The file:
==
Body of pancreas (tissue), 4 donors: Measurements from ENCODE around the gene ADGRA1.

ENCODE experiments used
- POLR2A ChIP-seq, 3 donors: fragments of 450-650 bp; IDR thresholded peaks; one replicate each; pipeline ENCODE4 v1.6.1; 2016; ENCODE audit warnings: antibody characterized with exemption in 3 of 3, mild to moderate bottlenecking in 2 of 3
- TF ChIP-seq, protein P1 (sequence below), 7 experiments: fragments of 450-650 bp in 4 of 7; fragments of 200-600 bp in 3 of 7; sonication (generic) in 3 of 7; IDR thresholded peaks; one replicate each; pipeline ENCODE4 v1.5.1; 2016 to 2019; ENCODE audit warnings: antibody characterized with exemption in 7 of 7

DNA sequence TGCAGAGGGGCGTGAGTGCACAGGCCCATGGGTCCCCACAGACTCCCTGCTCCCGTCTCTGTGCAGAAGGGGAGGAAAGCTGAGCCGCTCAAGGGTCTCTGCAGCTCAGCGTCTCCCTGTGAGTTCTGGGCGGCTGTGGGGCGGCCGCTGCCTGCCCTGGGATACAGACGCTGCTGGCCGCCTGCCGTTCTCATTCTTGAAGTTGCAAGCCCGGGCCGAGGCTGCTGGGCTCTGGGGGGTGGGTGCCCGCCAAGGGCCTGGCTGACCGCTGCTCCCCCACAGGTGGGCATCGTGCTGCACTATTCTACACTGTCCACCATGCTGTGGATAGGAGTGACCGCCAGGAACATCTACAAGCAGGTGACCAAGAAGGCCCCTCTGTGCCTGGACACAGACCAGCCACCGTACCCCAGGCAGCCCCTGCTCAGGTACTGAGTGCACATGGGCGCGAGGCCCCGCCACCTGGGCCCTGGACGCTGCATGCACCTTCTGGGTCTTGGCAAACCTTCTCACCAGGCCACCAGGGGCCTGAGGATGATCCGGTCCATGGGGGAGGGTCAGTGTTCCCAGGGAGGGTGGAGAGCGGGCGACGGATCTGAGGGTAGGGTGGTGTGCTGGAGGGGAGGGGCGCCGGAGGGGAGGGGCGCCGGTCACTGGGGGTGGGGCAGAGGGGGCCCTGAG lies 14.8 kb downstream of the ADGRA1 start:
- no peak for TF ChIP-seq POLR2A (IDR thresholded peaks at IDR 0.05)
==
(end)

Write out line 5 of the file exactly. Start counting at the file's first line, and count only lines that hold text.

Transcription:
DNA sequence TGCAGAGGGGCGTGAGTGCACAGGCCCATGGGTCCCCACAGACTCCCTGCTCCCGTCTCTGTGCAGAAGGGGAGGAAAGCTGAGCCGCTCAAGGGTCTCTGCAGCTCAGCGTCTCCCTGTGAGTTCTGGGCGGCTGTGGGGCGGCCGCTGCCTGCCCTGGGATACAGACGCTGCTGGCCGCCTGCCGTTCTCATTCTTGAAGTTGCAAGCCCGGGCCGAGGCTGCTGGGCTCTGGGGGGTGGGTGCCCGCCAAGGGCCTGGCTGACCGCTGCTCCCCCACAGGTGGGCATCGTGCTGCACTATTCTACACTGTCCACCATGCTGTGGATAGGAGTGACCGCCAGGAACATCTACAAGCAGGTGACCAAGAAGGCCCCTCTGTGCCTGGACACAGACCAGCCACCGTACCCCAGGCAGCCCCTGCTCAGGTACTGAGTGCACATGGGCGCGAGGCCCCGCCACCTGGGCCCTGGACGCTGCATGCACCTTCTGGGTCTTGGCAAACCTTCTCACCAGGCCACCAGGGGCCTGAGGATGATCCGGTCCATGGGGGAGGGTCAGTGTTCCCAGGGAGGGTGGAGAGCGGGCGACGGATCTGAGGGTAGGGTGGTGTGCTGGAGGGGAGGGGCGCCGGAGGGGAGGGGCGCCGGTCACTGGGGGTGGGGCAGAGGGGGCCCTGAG lies 14.8 kb downstream of the ADGRA1 start: